Weakening exports to China could slow Australian tech spending: Forrester

Global tech market to increase more than 5 per cent in each of next two years

The Australian tech market is expected to grow at a slower pace than the global tech market for the next two years, according to Forrester.

In a forecast released today, Forrester predicted the global tech market would grow 5.3 per cent to $2.3 trillion this year. In 2016, the market will grow another 5.9 per cent to $2.5 trillion, it said.

Australia’s individual tech market growth rate will lag behind, it said.

“Worries in Australia about weakening exports to China … will hold tech spending growth to low single-digits in 2015, before better economies in 2016 lift tech spending growth to 4.5% in Australia…” Forrester analyst Andrew Bartels wrote in the report.

The overall Australia economy, as measured by gross domestic product (GDP), is expected to expand by 2.5 per cent or more annually over the next two years, Forrester said.

In 2015, the top five countries for tech growth will be India (9 per cent), China (8 per cent), Israel (7.9 per cent), Sweden (7.8 per cent) and the US (6.3 per cent), said Forrester. Brazil could move into this group in 2016 because it is hosting the Summer Olympics, the research firm said.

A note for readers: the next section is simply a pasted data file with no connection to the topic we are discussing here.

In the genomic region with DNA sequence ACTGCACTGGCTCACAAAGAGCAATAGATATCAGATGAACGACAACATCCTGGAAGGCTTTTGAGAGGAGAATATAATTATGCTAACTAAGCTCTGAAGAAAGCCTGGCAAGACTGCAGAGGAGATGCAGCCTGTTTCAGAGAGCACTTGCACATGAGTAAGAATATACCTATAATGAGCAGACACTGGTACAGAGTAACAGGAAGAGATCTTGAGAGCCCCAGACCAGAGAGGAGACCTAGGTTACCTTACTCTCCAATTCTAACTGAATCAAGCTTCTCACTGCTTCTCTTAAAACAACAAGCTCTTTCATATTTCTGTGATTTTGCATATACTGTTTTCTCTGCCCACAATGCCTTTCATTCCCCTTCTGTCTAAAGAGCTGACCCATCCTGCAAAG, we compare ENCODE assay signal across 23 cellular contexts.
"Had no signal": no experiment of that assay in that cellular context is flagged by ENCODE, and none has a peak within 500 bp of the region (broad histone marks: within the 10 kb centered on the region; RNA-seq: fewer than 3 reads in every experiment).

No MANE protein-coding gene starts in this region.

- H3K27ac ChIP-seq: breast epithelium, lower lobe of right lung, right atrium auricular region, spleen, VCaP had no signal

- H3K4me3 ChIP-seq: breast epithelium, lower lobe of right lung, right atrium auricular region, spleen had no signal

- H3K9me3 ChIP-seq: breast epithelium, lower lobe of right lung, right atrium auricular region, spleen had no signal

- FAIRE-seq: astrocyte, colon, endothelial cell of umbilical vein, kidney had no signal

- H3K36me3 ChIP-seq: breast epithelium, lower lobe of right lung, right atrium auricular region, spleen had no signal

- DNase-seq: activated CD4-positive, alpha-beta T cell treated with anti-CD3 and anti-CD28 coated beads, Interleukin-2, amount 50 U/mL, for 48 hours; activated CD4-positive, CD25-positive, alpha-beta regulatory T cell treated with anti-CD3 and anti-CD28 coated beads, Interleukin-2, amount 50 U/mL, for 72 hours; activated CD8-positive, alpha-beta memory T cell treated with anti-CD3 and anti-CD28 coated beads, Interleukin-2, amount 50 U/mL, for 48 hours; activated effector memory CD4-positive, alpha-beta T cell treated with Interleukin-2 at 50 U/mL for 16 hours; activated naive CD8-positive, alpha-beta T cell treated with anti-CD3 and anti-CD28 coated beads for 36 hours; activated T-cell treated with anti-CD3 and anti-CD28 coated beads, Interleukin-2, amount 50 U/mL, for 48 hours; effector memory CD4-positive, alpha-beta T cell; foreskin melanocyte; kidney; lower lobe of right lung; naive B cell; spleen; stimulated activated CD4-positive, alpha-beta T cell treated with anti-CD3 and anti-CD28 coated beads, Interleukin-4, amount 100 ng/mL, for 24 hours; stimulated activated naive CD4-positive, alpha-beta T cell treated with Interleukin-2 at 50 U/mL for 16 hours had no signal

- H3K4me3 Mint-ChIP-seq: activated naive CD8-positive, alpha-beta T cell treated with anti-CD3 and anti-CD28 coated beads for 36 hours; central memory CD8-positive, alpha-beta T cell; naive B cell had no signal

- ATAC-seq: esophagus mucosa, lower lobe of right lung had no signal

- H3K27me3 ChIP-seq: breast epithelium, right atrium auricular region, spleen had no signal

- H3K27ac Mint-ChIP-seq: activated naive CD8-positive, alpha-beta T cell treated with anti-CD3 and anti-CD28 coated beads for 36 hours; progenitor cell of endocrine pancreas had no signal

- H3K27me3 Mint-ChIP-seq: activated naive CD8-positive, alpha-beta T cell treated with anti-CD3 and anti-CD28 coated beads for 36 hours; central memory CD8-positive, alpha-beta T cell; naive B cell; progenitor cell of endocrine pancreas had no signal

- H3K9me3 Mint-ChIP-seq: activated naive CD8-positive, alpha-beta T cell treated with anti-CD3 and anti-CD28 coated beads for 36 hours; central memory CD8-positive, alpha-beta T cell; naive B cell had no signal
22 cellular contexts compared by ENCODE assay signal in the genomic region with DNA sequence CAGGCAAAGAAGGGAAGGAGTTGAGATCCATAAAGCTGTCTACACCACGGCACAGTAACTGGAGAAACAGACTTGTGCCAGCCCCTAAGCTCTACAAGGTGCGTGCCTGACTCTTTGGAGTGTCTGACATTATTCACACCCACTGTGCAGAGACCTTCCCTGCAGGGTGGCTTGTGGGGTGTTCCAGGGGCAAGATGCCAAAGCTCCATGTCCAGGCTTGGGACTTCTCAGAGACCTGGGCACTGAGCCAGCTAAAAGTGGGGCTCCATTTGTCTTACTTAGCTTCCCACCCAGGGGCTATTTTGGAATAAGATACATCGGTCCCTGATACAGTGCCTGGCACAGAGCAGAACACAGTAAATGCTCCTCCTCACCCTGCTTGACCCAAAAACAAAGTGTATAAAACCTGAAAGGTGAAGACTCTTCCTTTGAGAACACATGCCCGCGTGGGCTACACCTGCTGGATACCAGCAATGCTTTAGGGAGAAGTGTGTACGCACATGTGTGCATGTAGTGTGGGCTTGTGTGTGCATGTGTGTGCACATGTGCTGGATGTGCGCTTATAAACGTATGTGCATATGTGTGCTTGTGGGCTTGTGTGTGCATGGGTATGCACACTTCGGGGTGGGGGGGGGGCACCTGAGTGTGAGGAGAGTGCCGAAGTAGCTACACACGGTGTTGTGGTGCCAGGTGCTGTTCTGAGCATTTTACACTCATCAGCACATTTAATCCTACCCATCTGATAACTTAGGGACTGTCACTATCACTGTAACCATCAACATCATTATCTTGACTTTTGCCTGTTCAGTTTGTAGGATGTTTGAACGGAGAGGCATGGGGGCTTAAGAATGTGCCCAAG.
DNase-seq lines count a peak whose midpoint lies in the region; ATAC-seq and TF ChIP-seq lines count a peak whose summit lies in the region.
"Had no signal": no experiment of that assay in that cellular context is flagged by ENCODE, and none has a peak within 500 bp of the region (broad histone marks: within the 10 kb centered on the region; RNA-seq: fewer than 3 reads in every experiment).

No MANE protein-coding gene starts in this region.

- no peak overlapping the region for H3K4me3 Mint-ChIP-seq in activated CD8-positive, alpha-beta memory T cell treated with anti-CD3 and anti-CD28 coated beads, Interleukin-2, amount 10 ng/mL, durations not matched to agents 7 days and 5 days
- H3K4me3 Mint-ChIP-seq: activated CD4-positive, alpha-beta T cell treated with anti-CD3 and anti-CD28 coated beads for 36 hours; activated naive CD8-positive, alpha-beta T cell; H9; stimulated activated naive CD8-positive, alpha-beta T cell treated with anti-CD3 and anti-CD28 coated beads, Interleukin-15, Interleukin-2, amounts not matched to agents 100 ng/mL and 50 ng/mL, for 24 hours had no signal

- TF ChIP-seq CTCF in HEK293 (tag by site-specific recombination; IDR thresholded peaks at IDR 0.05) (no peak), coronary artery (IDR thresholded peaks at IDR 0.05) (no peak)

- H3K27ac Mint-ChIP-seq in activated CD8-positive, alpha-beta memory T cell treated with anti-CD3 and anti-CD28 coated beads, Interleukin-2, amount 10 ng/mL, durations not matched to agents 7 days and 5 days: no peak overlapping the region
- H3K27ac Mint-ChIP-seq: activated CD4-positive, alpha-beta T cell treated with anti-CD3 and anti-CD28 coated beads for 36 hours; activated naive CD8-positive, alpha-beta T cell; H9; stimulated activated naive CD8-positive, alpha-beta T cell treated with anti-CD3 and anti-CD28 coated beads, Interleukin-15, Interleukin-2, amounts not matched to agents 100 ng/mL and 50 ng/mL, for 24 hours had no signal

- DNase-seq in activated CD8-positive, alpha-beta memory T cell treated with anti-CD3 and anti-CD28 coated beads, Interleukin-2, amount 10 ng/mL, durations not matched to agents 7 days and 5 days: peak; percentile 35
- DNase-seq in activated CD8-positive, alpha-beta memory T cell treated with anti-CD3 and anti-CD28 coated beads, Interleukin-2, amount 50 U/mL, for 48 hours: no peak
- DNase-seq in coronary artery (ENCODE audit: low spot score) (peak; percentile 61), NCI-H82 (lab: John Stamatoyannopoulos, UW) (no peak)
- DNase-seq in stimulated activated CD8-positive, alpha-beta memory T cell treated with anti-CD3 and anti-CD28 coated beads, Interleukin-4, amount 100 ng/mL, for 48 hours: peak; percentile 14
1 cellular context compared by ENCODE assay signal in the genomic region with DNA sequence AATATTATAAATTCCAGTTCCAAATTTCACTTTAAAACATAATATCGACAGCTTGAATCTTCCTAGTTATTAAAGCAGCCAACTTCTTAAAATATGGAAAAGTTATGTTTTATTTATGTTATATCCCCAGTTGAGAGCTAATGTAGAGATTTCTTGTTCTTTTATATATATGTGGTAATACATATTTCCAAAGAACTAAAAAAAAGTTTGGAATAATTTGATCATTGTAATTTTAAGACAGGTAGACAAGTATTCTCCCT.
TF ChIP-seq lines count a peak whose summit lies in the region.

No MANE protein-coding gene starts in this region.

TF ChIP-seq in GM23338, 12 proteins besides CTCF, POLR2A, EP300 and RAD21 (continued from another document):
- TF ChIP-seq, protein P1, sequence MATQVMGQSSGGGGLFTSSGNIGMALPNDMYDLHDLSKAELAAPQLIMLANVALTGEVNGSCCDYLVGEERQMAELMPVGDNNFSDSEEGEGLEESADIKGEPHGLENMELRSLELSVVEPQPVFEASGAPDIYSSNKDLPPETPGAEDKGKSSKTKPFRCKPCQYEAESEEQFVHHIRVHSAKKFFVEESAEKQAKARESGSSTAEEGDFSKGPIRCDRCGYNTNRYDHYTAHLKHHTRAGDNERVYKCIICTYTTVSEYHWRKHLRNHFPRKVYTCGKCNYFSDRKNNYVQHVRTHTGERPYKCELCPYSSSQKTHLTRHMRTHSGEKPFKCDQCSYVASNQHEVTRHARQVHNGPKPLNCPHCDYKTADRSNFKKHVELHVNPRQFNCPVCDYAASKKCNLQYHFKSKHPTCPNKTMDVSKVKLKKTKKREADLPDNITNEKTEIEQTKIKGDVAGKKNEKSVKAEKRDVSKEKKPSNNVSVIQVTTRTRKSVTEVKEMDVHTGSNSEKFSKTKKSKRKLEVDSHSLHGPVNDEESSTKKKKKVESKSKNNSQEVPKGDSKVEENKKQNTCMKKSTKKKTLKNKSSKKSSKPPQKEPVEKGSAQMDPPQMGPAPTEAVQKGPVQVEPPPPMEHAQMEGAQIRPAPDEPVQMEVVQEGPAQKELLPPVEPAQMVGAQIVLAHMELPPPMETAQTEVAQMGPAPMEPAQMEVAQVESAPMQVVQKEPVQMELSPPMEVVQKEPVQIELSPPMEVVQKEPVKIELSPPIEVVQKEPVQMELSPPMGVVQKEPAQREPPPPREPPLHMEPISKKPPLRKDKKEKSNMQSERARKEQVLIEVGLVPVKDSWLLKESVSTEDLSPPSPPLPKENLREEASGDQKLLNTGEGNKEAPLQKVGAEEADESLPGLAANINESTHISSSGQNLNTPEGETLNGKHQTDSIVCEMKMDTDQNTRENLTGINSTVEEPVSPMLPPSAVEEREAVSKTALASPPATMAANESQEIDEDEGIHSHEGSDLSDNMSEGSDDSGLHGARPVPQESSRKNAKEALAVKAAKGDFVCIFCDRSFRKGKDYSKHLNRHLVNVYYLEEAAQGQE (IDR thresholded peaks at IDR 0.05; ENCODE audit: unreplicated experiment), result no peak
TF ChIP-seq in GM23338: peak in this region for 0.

Forrester predicted that Asia Pacific’s tech market will grow by 4.8 per cent in 2015 and 5.4 per cent in 2016.

Software is expected to play a major part of the global tech growth, representing $677 billion of total tech budget spending in 2016, the report said. In contrast, computer equipment will represent only $412 billion of spending in 2016, Forrester said.

Business and government purchases of software in US dollars will grow 7.1 per cent in 2015 and 9.2 per cent in 2016, Forrester said. Purchases of tech consulting and systems integration services is expected to grow 5.1 per cent in 2016 and 6.9 per cent in 2016.

“Demand will be strongest for software — especially for analytics and cloud apps — and related services but weaker in hardware and outsourcing, creating savings opportunities,” wrote Bartels.

“New project spending will be strong, much of it for technologies that support the business technology agenda for winning, serving, and retaining customers.”

Adam Bender covers telco and enterprise tech issues for Computerworld and is the author of dystopian sci-fi novels We, The Watched and Divided We Fall. Follow him on Twitter: @WatchAdam

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